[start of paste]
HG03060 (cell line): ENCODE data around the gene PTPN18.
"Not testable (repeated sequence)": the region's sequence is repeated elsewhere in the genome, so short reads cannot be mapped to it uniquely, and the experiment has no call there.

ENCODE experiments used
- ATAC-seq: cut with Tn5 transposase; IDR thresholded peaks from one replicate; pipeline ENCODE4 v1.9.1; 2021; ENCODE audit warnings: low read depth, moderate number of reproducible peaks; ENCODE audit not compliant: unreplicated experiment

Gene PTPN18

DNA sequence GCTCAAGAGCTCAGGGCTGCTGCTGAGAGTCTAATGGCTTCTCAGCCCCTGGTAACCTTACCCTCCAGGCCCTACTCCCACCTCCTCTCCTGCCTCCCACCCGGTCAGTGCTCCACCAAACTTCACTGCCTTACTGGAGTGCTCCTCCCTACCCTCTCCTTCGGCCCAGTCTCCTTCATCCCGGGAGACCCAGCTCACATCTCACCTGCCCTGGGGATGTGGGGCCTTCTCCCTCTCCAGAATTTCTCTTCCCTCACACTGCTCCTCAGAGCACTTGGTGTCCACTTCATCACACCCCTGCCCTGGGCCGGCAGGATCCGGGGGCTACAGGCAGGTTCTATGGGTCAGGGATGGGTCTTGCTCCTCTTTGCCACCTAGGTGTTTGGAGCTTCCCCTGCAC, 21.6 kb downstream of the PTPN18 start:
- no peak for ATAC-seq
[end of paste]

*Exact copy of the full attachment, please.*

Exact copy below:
HG03060 (cell line): ENCODE data around the gene PTPN18.
"Not testable (repeated sequence)": the region's sequence is repeated elsewhere in the genome, so short reads cannot be mapped to it uniquely, and the experiment has no call there.

ENCODE experiments used
- ATAC-seq: cut with Tn5 transposase; IDR thresholded peaks from one replicate; pipeline ENCODE4 v1.9.1; 2021; ENCODE audit warnings: low read depth, moderate number of reproducible peaks; ENCODE audit not compliant: unreplicated experiment

Gene PTPN18

DNA sequence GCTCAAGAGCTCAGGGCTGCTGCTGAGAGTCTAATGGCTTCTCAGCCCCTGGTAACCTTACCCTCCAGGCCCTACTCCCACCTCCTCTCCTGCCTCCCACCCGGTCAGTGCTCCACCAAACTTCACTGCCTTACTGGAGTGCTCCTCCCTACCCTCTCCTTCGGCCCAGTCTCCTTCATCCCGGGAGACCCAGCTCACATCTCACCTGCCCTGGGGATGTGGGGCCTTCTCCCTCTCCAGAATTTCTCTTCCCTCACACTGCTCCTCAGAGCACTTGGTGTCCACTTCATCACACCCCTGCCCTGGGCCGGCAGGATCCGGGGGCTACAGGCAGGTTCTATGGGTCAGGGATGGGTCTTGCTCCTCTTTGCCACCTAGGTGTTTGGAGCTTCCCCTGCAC, 21.6 kb downstream of the PTPN18 start:
- no peak for ATAC-seq